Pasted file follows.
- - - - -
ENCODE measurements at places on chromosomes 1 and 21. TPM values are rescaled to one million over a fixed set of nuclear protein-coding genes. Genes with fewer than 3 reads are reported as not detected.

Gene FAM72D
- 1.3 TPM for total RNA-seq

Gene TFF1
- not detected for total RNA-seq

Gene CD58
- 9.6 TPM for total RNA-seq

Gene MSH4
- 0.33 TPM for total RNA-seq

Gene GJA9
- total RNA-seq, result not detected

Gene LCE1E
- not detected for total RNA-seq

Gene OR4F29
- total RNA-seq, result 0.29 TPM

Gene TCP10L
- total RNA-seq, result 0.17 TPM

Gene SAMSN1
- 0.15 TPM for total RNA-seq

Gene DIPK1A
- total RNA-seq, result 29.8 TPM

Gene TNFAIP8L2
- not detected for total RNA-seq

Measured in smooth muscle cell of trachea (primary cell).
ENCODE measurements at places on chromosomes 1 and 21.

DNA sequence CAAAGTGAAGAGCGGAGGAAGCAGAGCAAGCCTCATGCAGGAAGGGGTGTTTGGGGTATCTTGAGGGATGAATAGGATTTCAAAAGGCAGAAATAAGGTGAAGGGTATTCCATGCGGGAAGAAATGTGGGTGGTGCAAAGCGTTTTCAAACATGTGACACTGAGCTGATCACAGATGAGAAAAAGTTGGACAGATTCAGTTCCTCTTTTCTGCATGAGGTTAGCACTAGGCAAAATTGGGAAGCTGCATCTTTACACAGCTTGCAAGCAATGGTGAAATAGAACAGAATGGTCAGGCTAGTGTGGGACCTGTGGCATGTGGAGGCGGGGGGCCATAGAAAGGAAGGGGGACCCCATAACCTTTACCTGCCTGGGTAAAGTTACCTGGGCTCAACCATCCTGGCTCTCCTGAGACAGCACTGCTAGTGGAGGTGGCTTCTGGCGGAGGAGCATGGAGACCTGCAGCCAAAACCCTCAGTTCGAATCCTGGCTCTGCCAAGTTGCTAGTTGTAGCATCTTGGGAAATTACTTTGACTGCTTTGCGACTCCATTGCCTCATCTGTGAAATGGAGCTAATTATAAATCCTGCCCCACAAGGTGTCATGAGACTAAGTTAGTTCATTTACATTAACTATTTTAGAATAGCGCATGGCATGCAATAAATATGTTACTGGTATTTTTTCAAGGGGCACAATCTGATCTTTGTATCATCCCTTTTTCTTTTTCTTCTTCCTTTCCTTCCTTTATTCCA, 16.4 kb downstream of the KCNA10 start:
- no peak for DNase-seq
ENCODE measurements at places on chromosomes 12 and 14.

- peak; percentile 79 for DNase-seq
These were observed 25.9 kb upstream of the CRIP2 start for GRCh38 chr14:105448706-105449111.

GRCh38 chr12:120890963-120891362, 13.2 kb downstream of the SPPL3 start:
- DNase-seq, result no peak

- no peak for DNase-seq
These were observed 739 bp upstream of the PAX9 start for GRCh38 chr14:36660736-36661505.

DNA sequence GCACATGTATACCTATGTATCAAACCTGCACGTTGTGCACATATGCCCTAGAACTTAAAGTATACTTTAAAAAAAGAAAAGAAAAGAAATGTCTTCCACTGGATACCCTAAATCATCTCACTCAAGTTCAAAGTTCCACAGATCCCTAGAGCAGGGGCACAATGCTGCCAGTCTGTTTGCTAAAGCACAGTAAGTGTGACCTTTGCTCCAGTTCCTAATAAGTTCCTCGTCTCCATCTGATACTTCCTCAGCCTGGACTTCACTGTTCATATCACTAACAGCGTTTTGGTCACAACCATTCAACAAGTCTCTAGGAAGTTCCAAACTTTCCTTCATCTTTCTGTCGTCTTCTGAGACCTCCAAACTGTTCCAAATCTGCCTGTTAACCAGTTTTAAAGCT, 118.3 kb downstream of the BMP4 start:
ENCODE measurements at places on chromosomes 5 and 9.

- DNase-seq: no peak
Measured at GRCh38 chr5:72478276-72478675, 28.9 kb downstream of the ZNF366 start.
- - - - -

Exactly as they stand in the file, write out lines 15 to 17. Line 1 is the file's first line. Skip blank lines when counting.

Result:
- total RNA-seq, result 0.29 TPM

Gene TCP10L
- total RNA-seq, result 0.17 TPM